A lot of people ask me about traveling to, from and in Brazil. If Brazil was something you could buy in the supermarket, the shape of the bottle would be mysterious, the label bright and sexy, and the contents unknown but with an amazing sweet aroma. All of those things are true, but there is a lot more to the country, both good and bad, that you can’t see unless you buy the bottle, so-to-speak.
The country is in a melee with the impending arrival of the World Cup soccer tournament which is less than 100 days away. There are an untold amount of unfinished constructions projects, from bridges to airports to the stadiums themselves, and there is no way they will all be completed on time. Despite their love of soccer, the people of Brazil are unhappy with the Cup as their government is spending billions of dollars on the cup including security, construction, and bribes, and most Brazilians won’t be able to afford a ticket to enter a single game. Then comes the very dark side of the country; according to a recent ESPN article which sited sources in Brazil, 35,000 people in the slums of Rio de Janeiro have been killed by police or have gone missing in the last six years in an effort to rid the city of gangs and drug trafficking before the arrival of the Pope (2013), the World Cup (2014) and the Olympics (2016). I asked my wife’s family about those deaths while I was in Rio, and most people there were unaware of the statistic.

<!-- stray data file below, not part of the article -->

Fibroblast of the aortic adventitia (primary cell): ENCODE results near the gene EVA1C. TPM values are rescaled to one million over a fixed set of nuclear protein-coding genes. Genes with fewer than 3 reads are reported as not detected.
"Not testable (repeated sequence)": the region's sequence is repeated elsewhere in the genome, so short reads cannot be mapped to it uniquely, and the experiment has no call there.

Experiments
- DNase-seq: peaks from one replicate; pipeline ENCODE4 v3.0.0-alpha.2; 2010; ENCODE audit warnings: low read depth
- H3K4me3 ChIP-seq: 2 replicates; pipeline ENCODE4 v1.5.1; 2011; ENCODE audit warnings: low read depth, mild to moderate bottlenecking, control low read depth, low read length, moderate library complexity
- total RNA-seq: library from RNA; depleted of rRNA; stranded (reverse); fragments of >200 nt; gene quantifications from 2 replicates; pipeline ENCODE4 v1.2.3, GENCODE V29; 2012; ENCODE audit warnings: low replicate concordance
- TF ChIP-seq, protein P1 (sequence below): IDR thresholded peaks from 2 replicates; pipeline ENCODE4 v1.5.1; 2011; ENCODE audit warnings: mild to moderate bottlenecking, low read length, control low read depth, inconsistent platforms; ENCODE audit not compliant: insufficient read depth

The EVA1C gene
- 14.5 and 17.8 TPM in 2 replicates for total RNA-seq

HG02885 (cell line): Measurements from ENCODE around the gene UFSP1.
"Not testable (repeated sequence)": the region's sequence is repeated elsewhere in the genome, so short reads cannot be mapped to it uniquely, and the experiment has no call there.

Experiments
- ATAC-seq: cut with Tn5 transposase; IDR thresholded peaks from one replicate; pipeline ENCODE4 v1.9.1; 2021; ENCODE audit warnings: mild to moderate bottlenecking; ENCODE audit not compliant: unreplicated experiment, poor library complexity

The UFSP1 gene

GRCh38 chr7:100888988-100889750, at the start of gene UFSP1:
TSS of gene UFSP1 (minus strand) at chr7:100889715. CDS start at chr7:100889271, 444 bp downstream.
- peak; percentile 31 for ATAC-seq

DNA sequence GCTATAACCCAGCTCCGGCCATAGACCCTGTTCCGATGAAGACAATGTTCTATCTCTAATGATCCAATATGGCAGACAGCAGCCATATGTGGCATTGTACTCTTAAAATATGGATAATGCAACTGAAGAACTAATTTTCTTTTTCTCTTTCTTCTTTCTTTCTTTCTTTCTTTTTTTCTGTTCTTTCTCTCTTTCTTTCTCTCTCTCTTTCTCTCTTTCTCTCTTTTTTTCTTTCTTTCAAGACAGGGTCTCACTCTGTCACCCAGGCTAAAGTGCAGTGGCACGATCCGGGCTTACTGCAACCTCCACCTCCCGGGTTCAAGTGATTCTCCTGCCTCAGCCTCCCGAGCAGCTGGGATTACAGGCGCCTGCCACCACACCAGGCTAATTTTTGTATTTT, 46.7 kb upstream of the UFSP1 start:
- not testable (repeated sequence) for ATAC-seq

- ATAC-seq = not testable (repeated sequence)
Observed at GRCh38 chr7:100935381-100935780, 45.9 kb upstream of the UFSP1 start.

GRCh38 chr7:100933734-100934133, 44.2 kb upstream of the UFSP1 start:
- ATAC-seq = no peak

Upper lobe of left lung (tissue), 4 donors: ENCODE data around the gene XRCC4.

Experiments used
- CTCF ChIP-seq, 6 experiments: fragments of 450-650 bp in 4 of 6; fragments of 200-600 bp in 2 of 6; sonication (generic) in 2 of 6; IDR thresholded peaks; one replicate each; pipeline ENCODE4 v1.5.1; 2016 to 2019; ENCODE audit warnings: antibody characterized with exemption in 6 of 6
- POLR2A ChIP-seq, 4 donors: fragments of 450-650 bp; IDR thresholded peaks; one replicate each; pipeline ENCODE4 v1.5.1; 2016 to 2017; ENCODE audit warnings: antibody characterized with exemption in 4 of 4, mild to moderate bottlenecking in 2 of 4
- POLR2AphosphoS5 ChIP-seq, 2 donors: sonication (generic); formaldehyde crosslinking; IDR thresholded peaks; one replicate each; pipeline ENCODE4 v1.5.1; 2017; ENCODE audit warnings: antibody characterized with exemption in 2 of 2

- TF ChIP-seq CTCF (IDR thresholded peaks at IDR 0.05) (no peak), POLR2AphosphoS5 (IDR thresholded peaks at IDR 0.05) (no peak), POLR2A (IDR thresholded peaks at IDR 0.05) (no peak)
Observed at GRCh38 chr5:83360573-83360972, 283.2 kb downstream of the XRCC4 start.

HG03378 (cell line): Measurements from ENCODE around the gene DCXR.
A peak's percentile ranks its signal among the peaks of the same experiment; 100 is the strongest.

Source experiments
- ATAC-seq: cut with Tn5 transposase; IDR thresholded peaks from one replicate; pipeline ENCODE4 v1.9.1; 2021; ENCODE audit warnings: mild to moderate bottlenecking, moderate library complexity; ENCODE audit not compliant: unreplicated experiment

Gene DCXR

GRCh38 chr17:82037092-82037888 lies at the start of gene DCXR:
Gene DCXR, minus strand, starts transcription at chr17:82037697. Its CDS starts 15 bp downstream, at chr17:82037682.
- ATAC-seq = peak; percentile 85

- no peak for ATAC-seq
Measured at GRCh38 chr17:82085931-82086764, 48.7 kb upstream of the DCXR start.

Like so many others, I have spent my life struggling to find a fitness routine that I could adhere to. I used to be the person who would say to someone who was mending an injury from his activity du jour “See, that’s why I don’t work out.” When someone would boast about her runner’s high, I was sure that the only way I would ever get that adrenaline surge was if I was running away from a bear or a mountain lion or an ex-boyfriend at the bar. I’d made up my mind that working out was something I’d have to occasionally do if I wanted to continue to eat cheese curds and drink beer. But after having two babies in less than two years, I made a conscious decision to make a change in my life. I want to be a good role model for my two amazing daughters (Carson 2.5yrs, Charlie 6 mos) and show them how important it is to make healthy choices that will positively impact their bodies and minds. I knew about Dragonfly and had heard the ravings of so many others, so I committed to the practice in September and I haven’t looked back!
I started at Dragonfly because one of my friends recommended it and I needed a new way to workout that was easier on my hand. Over the past year I broke my hand and have had 2 reconstructive surgeries.
I first broke my hand at work in October 2012. I smashed it in some heavy equipment and had to have surgery that included inserting pins and screws. Then in August 2013, one of the pins got pushed out of the side of my hand, requiring another surgery to remove it.
Yoga has been a great way for me to work out because it is not too hard on my hand. I even completed the Fire classes in an arm cast right after I broke it the second time. My hand is fine now, but I cannot play any sports because the tendons are still weak and if I injure them again I could lose the use of my hand. At least I have Yoga!
Greetings from South America!
This morning finds me in a tiny apartment with nine people, all of whom slept here overnight on couches, beds, mattresses and any cushion they could find after celebrating the first night of carnival in Rio de Janeiro.
My wife and I arrived in Rio in the wee hours of Wednesday morning and crashed at her aunt’s apartment in Botafogo near Copacabana beach. After a few hours of sleep and a delicious Brazilian breakfast we hit the beach.